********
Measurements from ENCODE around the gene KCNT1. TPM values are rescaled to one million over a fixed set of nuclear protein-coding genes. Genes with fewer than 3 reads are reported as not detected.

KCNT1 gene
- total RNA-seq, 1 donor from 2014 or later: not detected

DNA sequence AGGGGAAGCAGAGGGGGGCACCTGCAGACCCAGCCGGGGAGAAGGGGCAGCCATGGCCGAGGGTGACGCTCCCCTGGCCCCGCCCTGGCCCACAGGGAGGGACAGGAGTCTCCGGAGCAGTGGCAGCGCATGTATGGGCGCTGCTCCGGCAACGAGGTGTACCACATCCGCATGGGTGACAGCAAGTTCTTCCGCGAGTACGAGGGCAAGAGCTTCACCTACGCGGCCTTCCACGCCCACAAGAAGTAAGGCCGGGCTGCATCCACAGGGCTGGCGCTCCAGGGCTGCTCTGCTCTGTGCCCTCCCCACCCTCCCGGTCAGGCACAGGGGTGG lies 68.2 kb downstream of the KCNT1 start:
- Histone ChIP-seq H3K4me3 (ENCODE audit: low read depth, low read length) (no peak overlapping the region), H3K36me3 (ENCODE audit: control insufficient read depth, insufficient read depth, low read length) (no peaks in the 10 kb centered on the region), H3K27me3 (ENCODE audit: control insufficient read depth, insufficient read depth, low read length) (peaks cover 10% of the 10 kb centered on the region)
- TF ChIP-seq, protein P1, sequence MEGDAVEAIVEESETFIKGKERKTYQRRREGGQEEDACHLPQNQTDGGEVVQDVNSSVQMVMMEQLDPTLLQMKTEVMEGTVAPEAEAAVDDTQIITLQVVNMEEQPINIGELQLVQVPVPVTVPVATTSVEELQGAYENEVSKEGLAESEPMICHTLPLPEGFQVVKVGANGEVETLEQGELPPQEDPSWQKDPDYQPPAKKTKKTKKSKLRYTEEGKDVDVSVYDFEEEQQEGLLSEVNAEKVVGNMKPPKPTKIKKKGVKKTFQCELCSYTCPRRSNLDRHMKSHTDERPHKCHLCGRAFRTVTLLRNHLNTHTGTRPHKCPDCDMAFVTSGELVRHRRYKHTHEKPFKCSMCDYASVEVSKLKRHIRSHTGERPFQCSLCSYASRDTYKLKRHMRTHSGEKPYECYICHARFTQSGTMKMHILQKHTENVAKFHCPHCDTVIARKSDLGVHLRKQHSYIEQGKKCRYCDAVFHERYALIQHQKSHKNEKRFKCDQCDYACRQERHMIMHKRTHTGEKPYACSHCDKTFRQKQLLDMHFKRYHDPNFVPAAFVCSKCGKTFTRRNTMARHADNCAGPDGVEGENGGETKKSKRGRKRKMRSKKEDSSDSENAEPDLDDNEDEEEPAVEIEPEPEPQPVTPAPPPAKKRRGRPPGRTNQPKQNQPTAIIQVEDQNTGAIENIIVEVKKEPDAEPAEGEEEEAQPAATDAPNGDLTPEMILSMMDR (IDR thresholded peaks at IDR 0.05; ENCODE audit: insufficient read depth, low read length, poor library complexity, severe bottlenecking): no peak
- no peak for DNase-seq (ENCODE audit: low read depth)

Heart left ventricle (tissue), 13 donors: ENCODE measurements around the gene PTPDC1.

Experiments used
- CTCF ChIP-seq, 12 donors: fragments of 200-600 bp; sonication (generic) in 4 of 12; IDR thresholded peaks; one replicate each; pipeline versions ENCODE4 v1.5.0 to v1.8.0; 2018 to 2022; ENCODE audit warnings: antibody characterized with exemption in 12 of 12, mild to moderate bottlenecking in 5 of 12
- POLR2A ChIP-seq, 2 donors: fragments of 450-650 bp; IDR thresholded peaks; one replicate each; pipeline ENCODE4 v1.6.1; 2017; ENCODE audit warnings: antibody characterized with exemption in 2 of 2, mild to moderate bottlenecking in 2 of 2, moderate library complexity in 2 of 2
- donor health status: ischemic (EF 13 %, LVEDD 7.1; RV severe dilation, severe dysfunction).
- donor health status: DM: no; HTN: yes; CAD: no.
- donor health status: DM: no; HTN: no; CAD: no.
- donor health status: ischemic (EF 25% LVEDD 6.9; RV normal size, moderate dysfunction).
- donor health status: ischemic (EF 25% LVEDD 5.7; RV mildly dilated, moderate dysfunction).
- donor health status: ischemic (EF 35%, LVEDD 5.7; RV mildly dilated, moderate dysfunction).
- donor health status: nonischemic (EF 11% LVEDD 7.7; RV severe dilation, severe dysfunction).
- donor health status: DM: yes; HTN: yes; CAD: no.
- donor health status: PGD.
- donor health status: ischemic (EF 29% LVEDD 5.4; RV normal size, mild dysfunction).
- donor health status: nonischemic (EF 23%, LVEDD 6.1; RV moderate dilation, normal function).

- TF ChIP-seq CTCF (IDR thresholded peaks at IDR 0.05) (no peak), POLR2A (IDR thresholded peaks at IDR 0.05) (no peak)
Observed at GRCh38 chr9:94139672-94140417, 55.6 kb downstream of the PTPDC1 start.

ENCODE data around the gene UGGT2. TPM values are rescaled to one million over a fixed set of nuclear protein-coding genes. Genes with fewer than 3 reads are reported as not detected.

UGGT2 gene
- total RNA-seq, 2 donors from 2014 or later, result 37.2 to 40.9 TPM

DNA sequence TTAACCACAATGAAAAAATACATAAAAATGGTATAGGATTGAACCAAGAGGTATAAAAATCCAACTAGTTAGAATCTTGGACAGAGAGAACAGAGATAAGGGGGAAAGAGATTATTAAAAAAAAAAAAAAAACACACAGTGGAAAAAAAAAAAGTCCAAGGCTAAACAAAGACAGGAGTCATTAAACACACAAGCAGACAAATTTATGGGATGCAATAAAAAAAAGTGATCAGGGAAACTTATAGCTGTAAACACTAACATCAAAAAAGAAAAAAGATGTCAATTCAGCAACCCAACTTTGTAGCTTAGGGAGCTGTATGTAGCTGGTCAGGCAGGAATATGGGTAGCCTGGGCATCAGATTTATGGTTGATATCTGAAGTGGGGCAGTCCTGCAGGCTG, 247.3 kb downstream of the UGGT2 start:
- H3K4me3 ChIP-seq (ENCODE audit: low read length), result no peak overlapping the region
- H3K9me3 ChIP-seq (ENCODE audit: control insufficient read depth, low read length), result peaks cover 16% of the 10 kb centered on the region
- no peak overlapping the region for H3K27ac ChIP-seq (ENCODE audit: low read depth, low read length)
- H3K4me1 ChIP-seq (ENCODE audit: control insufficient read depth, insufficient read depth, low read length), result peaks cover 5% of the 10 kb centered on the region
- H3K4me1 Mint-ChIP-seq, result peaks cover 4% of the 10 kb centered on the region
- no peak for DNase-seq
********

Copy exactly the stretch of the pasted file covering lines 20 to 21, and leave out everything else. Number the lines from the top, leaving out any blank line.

- donor health status: PGD.
- donor health status: ischemic (EF 29% LVEDD 5.4; RV normal size, mild dysfunction).